Wednesday, February 10, 2010

The Hills Are Alive...With the Sound of Silence

Some DVDs feature a score-only audio track, a bonus I've appreciated on such films as Superman, North by Northwest, and Enter the Dragon, among others It occurs to me that an audio track that included everything but the orchestral score might be just as interesting.

Imagine watching Star Wars, for example, without John Williams' music - just the dialogue and sound effects. How would that transform the experience? I think it might make the movie far less thrilling, but might it not also draw the viewer further into the world of the film, documentary style? Without music, which always breaks the fourth wall, audiences might subconsciously consider the events of the film more "real," even when they're watching science fiction or fantasy films.

Removing the music might also allow the audience to discover whether or not the emotional impact of scenes works without the score. Would Superman's first rescue in Metropolis be as heart-pounding without Williams' rousing music? Would Halloween be as scary without John Carpenter's eerie main theme? I have a feeling that removing the music might actually work with some horror films, since creepy music often telegraphs scares, making them less effective. But most action, fantasy, and science fiction films absolutely depend on their scores to keep the emotional momentum going. And musicals wouldn't work at all, though they might be very amusing to watch...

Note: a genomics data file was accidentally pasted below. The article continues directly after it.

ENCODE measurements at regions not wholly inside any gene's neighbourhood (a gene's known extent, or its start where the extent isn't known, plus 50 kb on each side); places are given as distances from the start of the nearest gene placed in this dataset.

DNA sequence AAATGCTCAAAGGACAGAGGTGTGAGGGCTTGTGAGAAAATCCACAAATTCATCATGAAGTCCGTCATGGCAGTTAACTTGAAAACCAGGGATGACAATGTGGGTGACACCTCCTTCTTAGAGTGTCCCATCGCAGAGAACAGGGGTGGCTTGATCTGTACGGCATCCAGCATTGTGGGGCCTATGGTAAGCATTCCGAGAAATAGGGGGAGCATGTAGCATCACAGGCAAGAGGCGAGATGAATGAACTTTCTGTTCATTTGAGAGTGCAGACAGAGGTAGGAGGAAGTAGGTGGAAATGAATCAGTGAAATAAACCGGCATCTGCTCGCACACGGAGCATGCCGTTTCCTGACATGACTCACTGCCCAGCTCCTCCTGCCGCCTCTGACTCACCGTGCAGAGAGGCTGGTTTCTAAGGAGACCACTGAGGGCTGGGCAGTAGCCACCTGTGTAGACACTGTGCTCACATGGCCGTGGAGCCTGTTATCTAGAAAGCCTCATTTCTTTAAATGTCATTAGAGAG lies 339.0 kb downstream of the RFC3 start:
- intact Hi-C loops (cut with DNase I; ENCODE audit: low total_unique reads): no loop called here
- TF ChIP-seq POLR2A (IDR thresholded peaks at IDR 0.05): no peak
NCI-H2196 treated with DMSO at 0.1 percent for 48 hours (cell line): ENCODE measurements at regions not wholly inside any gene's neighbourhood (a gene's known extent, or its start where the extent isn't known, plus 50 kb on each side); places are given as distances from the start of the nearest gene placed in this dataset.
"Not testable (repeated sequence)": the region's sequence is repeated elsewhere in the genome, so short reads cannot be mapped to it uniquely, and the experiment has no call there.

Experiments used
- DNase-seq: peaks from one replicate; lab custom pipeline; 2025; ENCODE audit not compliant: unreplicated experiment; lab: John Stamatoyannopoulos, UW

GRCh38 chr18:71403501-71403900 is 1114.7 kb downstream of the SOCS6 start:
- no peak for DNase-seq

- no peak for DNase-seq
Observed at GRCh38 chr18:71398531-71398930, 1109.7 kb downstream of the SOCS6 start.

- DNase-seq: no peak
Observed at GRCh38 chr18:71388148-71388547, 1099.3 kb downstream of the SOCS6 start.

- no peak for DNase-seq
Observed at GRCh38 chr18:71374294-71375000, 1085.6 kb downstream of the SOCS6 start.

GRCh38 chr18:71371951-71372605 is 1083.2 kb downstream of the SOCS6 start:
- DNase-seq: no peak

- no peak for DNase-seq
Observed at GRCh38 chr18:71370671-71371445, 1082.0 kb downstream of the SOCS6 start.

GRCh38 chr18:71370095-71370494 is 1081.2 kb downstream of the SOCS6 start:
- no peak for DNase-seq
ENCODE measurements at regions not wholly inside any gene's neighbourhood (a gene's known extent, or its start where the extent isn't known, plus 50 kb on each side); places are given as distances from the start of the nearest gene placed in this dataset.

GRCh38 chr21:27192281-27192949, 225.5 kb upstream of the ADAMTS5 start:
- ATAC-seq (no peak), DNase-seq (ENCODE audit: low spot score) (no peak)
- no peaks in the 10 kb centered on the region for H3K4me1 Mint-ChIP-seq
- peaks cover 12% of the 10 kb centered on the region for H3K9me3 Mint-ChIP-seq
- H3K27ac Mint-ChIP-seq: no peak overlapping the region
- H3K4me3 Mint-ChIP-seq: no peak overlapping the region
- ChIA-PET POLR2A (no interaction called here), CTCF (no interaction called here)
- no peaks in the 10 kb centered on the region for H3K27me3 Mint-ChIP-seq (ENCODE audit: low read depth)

Stephen Fitzpatrick said...

I love scenes that deliberately leave out score as a means of underscoring or setting the scene apart (the end of Memento for one example), but I think a whole film would suffer terribly. On the other hand, I was more than halfway through reading The Watchmen (in monthly issues, mind)before I realized there were no sound effects in the book whatsoever. None. So maybe it could work. Another fascinating question from the House of Woods!

"Where No Jeff Has Gone Before" said...

It's been a long time since I looked at it, but I believe there's a "director's audio track" on the Alien disc. It's the sound recorded directly from the set as the movie was being filmed, and is not a commentary track.

For dialogue, you want to get as much clear audio from the set as you can, because ADR (automatic dialogue replacement or "looping" dialogue after the fact) is expensive, time-consuming, requires a lot of concentration, and many actors, cattle that they are, resent it.

In any case, Ridley Scott wanted to use blaring orchestral music coming from loudspeakers on the set to manipulate the emotions of the actors. It worked, although they replaced the music with their own score in post-production.

You can also hear various mechanical effects, such as the actors sitting on motorized paint can shakers to simulate turbulence/space acting. The shakers are very loud, and also add to the actors' mounting frustration and dread (Mr. Burns voice: Excellent!)

Secondly, if you ever get ahold of the 1977 Academy Awards on video, the Oscar for score has a segment where they do the final Death Star run without music. Interesting, as a large portion of that sequence doesn't have music anyway, until Red Leader gets his and Luke is left in charge.

Thirdly, you can listen to the entire secondary audio track of "Galaxy Quest". That's an accomplishment in itself.

Lastly, even I have succumbed to including audio in JSVB, but only for the 38th post, and only because it seemed like the logical thing to do. John Williams was unavailable at the time.